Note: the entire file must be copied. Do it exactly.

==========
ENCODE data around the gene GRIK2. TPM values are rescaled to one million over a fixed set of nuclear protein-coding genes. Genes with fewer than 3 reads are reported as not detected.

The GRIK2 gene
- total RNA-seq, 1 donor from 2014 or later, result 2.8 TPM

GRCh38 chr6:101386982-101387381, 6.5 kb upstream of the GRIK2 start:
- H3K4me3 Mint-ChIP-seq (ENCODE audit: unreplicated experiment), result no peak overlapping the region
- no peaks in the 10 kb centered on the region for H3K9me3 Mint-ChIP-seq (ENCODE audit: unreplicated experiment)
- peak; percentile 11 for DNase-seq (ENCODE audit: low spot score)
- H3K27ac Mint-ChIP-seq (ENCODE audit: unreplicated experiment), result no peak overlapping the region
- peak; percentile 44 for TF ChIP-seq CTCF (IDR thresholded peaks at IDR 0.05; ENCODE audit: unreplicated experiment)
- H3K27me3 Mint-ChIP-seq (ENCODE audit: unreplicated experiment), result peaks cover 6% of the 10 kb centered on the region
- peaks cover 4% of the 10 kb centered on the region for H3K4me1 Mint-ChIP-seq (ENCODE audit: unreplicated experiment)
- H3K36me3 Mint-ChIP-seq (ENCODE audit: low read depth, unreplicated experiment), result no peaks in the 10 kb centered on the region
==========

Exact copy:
ENCODE data around the gene GRIK2. TPM values are rescaled to one million over a fixed set of nuclear protein-coding genes. Genes with fewer than 3 reads are reported as not detected.

The GRIK2 gene
- total RNA-seq, 1 donor from 2014 or later, result 2.8 TPM

GRCh38 chr6:101386982-101387381, 6.5 kb upstream of the GRIK2 start:
- H3K4me3 Mint-ChIP-seq (ENCODE audit: unreplicated experiment), result no peak overlapping the region
- no peaks in the 10 kb centered on the region for H3K9me3 Mint-ChIP-seq (ENCODE audit: unreplicated experiment)
- peak; percentile 11 for DNase-seq (ENCODE audit: low spot score)
- H3K27ac Mint-ChIP-seq (ENCODE audit: unreplicated experiment), result no peak overlapping the region
- peak; percentile 44 for TF ChIP-seq CTCF (IDR thresholded peaks at IDR 0.05; ENCODE audit: unreplicated experiment)
- H3K27me3 Mint-ChIP-seq (ENCODE audit: unreplicated experiment), result peaks cover 6% of the 10 kb centered on the region
- peaks cover 4% of the 10 kb centered on the region for H3K4me1 Mint-ChIP-seq (ENCODE audit: unreplicated experiment)
- H3K36me3 Mint-ChIP-seq (ENCODE audit: low read depth, unreplicated experiment), result no peaks in the 10 kb centered on the region